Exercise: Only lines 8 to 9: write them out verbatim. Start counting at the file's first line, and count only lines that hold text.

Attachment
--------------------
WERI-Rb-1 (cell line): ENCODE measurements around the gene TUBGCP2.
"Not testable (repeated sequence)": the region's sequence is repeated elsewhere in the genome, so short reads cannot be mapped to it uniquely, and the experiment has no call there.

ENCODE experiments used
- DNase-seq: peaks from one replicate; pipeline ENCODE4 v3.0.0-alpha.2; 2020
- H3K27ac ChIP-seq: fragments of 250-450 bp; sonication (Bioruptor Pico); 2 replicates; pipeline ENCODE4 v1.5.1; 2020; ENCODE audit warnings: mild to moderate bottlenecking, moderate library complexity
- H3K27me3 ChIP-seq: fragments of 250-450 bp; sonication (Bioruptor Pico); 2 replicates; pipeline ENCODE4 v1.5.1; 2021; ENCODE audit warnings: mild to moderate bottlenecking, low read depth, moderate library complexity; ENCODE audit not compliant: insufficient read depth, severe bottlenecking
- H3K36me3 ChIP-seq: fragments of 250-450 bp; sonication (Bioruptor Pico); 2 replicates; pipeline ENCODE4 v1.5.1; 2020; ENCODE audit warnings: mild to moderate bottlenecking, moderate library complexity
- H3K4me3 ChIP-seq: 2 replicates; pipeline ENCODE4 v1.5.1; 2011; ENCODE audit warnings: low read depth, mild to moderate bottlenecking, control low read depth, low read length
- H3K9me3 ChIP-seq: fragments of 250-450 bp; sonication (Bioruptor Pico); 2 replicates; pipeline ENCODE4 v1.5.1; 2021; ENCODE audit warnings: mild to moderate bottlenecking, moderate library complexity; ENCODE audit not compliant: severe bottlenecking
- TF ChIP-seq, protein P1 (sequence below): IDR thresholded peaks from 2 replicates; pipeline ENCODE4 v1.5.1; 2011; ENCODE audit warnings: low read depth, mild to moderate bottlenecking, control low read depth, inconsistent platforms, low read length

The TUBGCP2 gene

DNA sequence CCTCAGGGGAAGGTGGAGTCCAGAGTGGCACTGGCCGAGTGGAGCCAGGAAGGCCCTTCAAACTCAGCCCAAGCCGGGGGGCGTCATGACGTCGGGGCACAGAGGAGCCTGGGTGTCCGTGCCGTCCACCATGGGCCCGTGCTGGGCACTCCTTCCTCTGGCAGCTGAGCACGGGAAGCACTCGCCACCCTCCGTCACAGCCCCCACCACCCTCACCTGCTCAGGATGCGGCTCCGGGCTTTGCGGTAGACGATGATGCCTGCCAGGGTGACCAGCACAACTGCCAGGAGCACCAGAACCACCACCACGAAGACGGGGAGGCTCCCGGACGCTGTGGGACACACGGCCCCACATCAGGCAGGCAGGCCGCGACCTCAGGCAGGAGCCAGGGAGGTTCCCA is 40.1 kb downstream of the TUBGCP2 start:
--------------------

- H3K4me3 ChIP-seq: 2 replicates; pipeline ENCODE4 v1.5.1; 2011; ENCODE audit warnings: low read depth, mild to moderate bottlenecking, control low read depth, low read length
- H3K9me3 ChIP-seq: fragments of 250-450 bp; sonication (Bioruptor Pico); 2 replicates; pipeline ENCODE4 v1.5.1; 2021; ENCODE audit warnings: mild to moderate bottlenecking, moderate library complexity; ENCODE audit not compliant: severe bottlenecking